As a professional poker player and as someone with an interest in economics and finance you’ll get my attention when I see an article called “Monetary Origins of the Poker Bubble“. In the article the author, a proponent of the Austrian school of economics, makes the argument that the poker boom was caused by the FED due to artificial low credit rates. Cheap credit entice businesses and individuals to spend money, and if it’s too cheap it could potentially create a bubble. It’s probably a good explanation for the US housing bubble, but I think this is far fetched at best to use this as an explanation for the sudden popularity of poker. I’ll try to explain the main flaws in his argument one-by-one:
1. Don’t underestimate the Lollapolooza effect
The author dispels the notion that the introduction of televised poker with hole card camera’s and the story of Chris Moneymaker were the main ingredients to fuel the poker boom because hole cams were introduced in 1999 on British television without causing the poker boom, and before Chris Moneymaker won the main event it’s popularity was already rising. Charlie Munger is known for using the term Lollapolooza effect to describe multiple factors acting in the same direction to explain explosive outcomes. I think that’s exactly what happened with poker. The introduction of hole card camera’s, the possibility of playing online, Chris Moneymaker grabbing headlines were all factors that worked together to make an explosive growth in popularity possible. The author, Peter C. Earle, writes:
But fads and surges of popularity come and go; these explanations hardly account for why, in a short amount of time, tens of millions of people suddenly flooded into a familiar—indeed, 150 year old—American card game, frenetically expending tens of billions of dollars on it.
The poker boom wasn’t a case of a 150 year old sport that suddenly skyrocketed in popularity because credit was cheap. It became not only for the first time in it’s history a good spectator sport, it was also the first time you could play it easily online from your home. Throw a good story on top of that and you have an explosive mix. I also doubt that the 2003/2008 period was the first time in the history of poker that interest rates were low. So why didn’t we see a poker boom somewhere in the past?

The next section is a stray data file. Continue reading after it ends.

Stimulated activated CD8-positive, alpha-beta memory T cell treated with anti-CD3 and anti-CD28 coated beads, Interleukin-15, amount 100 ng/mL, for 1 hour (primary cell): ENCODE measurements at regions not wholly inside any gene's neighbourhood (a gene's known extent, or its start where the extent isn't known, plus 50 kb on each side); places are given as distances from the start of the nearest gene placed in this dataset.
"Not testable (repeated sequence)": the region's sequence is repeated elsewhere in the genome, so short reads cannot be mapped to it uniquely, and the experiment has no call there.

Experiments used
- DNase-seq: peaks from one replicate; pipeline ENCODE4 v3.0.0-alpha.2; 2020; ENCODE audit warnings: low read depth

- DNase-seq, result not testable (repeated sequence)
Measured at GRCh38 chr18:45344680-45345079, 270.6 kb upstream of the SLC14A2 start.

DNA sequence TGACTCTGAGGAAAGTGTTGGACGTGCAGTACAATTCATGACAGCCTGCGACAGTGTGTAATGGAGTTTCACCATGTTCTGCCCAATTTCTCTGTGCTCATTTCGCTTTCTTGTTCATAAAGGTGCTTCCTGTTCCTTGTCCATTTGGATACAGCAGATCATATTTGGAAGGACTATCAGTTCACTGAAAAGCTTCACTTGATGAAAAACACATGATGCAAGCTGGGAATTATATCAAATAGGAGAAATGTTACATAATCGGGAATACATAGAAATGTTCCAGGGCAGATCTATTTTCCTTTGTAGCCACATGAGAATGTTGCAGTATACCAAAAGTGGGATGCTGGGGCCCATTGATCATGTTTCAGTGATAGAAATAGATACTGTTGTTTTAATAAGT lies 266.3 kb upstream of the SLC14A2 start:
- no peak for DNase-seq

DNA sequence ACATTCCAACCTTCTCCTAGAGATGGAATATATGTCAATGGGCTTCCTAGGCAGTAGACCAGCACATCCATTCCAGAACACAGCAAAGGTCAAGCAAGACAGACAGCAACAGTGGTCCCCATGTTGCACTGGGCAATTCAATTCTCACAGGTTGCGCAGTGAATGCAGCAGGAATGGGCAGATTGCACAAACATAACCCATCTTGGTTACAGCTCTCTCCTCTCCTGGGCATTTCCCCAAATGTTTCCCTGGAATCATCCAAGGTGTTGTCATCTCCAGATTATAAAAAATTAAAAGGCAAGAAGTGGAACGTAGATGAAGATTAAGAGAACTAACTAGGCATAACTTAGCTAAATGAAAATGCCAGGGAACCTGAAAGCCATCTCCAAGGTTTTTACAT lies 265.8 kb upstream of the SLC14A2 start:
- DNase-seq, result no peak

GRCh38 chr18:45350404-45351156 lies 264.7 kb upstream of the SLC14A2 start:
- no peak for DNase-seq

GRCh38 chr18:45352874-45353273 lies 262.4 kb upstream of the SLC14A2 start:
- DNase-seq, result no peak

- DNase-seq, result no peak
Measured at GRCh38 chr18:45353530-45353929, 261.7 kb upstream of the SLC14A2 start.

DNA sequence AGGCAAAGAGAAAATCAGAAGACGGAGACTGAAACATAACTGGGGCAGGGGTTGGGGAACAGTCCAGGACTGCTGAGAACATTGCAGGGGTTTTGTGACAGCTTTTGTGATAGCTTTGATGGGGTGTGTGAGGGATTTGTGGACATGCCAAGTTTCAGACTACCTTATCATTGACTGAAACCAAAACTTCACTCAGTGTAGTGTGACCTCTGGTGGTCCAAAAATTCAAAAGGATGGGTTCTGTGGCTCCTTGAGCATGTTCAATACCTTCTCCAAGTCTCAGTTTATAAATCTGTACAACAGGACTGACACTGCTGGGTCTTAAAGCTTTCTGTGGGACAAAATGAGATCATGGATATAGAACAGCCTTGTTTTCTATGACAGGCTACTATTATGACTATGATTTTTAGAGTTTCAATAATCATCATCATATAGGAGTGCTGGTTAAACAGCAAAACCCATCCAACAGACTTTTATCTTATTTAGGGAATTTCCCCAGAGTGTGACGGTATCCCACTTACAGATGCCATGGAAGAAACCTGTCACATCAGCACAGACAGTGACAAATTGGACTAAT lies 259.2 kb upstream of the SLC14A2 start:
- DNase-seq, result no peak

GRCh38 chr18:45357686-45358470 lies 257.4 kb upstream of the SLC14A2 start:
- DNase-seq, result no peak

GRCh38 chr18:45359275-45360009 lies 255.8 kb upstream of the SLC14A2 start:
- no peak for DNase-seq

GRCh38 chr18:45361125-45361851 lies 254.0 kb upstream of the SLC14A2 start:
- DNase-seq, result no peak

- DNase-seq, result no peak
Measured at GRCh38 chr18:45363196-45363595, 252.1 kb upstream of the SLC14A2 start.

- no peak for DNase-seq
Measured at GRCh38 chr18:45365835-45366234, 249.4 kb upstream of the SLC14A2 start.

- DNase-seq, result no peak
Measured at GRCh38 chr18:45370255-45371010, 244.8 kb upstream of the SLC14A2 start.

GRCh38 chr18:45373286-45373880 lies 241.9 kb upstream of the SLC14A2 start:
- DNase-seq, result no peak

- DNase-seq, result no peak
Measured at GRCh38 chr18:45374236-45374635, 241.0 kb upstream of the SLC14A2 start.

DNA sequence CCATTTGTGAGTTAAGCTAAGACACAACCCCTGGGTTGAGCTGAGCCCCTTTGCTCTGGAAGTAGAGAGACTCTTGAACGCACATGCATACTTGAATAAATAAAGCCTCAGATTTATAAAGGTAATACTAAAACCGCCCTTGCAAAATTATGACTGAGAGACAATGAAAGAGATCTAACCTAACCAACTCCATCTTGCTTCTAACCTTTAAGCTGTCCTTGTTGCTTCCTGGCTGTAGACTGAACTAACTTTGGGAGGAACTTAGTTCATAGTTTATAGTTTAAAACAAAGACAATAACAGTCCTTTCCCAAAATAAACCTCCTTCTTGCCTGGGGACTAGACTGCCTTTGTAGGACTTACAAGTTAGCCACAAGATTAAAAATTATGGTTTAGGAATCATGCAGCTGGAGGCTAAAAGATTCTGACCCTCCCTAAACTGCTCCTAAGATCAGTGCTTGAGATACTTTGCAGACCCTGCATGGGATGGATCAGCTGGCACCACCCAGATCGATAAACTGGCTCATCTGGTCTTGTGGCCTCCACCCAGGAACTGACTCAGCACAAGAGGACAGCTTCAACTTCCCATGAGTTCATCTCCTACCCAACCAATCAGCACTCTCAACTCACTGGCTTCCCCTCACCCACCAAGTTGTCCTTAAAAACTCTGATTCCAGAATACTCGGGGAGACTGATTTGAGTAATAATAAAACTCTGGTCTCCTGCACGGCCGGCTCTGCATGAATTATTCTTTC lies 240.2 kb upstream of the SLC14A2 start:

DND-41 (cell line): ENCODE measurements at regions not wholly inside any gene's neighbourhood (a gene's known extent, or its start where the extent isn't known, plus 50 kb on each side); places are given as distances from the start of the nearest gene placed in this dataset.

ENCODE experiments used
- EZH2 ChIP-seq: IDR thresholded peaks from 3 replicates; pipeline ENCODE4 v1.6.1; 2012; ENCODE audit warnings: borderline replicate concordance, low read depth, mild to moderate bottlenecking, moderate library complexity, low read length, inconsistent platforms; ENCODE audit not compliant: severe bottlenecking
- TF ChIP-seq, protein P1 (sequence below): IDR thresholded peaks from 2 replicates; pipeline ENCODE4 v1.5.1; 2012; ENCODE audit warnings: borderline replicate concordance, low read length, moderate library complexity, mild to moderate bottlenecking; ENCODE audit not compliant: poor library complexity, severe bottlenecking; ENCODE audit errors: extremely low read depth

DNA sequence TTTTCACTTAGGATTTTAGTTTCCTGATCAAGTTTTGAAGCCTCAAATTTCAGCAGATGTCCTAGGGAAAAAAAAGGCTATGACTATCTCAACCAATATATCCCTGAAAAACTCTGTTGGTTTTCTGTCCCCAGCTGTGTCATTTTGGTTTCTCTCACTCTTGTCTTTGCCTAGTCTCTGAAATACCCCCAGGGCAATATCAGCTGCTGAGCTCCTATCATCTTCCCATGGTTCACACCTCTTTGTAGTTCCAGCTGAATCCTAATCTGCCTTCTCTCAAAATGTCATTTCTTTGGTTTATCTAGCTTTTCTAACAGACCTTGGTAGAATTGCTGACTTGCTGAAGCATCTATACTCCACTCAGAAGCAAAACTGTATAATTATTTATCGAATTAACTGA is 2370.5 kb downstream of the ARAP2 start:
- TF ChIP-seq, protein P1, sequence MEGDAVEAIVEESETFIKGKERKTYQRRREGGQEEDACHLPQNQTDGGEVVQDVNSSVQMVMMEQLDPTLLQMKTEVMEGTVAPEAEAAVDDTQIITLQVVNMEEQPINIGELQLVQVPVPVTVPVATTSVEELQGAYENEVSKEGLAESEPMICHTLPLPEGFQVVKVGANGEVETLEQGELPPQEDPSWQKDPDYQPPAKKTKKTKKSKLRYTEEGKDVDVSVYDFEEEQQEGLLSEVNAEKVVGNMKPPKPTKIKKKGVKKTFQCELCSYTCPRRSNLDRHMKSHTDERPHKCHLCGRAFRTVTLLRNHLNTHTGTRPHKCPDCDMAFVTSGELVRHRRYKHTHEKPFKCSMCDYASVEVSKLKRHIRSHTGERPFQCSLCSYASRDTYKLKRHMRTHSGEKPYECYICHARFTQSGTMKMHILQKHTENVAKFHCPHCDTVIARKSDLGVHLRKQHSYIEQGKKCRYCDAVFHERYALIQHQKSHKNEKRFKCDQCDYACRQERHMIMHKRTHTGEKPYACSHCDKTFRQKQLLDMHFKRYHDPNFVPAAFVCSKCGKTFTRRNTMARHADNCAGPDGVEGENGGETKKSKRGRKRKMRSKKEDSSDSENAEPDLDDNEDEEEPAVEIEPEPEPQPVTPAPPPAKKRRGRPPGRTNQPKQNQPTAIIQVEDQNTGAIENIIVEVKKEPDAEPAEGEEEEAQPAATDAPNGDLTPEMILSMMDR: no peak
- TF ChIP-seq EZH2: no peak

2. Was it a bubble?
I’m not the only one to criticize the author, and he actually already addressed some concerns in this blog post. The author asserts that the explosion in poker’s popularity was a classic speculative boom. I’m not so sure about that. Did we have a Fifty Shades of Grey bubble the past years? Is there an Angry Birds bubble? I don’t think anyone is going to answer yes on those questions. The books and games are consumption goods, and just because they are popular for a limited time doesn’t mean that it’s a bubble. Poker is the same: it’s not an asset class that you can speculate on, it’s entertainment. If it’s popular people spend more money on it, but nobody is buying poker chips expecting that they can resell them a year later for more money. A lot of people buying poker books doesn’t make a bubble.
3. The poker ‘bubble’ didn’t burst in 2006
The biggest issue that I have with the article is probably the fact that there is little reason to believe that the poker bubble burst in 2006. So not only do I think that there is no causation between low interest rates and the popularity of poker, I also don’t think there is any significant correlation. On Poker History we can find some data on the peak number of players online in a given month:
Looking at the above graph it seems hard to argue that the poker boom ended in 2006. Only after the United States Department of Justice pressed charges against the three biggest online poker operators on 15th April 2011 we see a big drop in activity, a day known as Black Friday in the poker community. Regulatory developments are a way better explanation of the popularity of poker than interest rates. The big drop in people participating in the 2007 WSOP Main Event, used by Earle as an argument that the poker ‘bubble’ deflated simultaneously with the housing market, is also explained by regulatory developments. In 2006 the UIGEA act was passed, resulting in the exit of PartyPoker from the US market. At that time PartyPoker was the biggest online poker site, and a substantial amount of players were send to the live tournaments through online satellites.
The fact that a number of poker shows stopped broadcasting in the 2006-2008 time frame is also a poor indicator for a bubble bursting. Those shows were sponsored by the online poker sites, and with a number of them withdrawing from the US market due to the new regulations it’s not a surprise to see some shows getting cancelled.
I think the premise that the FED created the poker bubble is flawed in almost every way possible. Something can be temporarily popular without being a bubble, the popularity of poker continued far after the FED increased interest rates, and the regulatory changes provide a more logical framework for explaining the decline in popularity. And if Austrian economics explain why we have had a poker bubble, can it also explain why we didn’t have a table tennis bubble? And how does it explain the “pogs” bubble in the 90s?
The popularity of poker and low interest rates are in my opinion just an accidental weak correlation, not an explanation. And you can certainly not explain developments in the brick and mortar poker business while ignoring online poker or regulatory changes.